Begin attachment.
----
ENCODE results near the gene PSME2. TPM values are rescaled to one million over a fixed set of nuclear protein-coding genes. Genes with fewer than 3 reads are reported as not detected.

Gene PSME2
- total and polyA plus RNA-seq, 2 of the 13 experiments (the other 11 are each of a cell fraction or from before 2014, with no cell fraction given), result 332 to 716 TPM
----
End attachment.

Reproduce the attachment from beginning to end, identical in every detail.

ENCODE results near the gene PSME2. TPM values are rescaled to one million over a fixed set of nuclear protein-coding genes. Genes with fewer than 3 reads are reported as not detected.

Gene PSME2
- total and polyA plus RNA-seq, 2 of the 13 experiments (the other 11 are each of a cell fraction or from before 2014, with no cell fraction given), result 332 to 716 TPM